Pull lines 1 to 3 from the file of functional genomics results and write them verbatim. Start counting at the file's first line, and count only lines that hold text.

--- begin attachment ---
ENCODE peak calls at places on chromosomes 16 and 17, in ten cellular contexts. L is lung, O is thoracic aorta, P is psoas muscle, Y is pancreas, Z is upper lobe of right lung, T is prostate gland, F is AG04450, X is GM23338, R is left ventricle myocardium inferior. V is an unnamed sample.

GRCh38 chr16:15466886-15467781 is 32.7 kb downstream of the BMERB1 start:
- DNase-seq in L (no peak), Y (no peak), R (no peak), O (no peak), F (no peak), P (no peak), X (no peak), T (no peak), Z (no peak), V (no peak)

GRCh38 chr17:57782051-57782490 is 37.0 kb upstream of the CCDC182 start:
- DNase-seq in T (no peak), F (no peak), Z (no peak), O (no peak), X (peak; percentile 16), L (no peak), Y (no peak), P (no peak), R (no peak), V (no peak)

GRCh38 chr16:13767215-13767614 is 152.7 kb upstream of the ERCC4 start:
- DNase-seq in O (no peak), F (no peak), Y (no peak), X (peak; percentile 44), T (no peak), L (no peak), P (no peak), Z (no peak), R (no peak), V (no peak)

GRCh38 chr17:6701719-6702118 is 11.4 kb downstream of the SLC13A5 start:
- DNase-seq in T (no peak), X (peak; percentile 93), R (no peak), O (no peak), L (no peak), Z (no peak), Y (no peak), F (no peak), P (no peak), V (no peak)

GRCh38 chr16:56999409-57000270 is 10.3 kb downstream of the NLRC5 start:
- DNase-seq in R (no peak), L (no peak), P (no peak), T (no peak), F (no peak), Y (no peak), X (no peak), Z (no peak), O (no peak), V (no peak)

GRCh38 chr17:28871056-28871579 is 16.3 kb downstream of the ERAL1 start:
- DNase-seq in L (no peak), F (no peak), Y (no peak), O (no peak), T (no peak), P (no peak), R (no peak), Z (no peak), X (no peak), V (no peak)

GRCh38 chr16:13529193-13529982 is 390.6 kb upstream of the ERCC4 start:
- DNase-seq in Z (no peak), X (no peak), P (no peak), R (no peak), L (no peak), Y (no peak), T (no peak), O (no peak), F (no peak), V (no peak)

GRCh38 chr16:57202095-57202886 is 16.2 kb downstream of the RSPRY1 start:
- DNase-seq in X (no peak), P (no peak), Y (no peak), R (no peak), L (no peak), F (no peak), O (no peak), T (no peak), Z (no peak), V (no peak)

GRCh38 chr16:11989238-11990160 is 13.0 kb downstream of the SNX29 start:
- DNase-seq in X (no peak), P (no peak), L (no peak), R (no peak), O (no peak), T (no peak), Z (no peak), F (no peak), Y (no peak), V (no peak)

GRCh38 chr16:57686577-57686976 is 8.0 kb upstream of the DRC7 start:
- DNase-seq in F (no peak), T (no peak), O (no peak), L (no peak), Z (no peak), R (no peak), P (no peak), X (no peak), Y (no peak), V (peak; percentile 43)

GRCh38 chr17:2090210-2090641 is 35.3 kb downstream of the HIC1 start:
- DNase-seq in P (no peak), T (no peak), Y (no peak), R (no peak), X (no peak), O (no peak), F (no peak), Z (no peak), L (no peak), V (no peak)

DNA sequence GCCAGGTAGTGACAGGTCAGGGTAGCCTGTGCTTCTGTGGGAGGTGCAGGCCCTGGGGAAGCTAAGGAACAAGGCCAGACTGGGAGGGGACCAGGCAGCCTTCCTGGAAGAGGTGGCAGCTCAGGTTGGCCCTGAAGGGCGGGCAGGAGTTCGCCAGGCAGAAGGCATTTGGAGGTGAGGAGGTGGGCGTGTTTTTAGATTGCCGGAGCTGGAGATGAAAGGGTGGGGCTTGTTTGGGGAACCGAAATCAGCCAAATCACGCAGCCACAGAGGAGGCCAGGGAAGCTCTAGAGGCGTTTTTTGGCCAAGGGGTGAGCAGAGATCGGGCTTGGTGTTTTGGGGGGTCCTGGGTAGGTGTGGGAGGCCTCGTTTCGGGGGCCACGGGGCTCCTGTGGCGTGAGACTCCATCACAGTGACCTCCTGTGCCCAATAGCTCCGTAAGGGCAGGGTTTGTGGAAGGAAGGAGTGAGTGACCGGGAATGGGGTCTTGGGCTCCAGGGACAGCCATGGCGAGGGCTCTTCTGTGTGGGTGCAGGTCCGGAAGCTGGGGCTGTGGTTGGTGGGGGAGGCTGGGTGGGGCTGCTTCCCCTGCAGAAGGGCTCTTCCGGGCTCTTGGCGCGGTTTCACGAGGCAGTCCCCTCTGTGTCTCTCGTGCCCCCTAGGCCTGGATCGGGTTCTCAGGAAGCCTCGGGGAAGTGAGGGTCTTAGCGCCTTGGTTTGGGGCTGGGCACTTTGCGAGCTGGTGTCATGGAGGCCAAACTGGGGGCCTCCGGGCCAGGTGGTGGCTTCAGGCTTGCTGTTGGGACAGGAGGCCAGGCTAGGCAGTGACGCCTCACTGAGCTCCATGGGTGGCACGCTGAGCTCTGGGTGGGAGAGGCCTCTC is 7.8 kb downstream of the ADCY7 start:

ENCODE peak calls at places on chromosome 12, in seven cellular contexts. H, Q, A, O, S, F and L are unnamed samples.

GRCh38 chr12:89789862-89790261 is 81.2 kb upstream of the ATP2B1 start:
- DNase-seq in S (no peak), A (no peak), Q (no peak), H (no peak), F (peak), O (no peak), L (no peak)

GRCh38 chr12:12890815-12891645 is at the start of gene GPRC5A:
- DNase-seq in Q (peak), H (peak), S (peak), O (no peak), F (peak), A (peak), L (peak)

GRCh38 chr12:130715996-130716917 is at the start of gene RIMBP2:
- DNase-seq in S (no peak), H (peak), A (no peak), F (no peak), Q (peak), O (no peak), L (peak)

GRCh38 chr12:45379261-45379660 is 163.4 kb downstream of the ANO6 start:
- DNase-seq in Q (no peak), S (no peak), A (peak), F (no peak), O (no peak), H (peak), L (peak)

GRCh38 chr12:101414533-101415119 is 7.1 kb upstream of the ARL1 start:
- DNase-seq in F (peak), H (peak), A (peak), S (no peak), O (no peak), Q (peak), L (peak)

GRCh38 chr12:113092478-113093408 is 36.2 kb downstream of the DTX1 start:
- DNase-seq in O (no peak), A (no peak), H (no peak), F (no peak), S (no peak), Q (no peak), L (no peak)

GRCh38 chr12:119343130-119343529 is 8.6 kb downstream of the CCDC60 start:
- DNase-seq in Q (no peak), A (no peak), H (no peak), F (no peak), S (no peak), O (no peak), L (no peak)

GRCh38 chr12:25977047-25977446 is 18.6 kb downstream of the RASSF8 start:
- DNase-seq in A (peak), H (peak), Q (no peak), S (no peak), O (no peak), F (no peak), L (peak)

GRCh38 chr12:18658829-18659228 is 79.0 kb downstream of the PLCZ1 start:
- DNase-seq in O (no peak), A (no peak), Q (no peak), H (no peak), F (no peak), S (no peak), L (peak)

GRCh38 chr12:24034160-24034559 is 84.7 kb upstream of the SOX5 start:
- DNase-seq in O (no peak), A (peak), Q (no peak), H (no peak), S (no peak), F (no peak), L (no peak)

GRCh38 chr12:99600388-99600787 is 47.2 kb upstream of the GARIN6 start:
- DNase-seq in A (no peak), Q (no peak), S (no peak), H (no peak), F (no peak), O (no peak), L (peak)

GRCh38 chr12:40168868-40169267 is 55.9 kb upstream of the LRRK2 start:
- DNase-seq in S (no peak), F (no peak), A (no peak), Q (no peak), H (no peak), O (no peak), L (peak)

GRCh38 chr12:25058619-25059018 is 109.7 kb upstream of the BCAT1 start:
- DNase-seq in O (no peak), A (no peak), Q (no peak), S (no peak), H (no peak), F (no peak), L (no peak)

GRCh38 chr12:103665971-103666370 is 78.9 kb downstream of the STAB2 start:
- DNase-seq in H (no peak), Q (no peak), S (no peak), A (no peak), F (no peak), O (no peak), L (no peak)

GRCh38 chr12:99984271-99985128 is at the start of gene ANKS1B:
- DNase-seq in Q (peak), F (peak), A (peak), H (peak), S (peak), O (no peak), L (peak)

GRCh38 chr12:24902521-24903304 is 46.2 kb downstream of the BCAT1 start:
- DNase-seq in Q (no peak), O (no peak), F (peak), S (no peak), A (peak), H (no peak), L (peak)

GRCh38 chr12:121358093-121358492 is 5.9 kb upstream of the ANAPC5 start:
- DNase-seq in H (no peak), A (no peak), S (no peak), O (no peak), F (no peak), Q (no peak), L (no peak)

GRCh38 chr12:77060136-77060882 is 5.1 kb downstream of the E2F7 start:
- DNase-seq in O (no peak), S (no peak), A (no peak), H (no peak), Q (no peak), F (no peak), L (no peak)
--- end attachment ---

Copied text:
ENCODE peak calls at places on chromosomes 16 and 17, in ten cellular contexts. L is lung, O is thoracic aorta, P is psoas muscle, Y is pancreas, Z is upper lobe of right lung, T is prostate gland, F is AG04450, X is GM23338, R is left ventricle myocardium inferior. V is an unnamed sample.

GRCh38 chr16:15466886-15467781 is 32.7 kb downstream of the BMERB1 start:
- DNase-seq in L (no peak), Y (no peak), R (no peak), O (no peak), F (no peak), P (no peak), X (no peak), T (no peak), Z (no peak), V (no peak)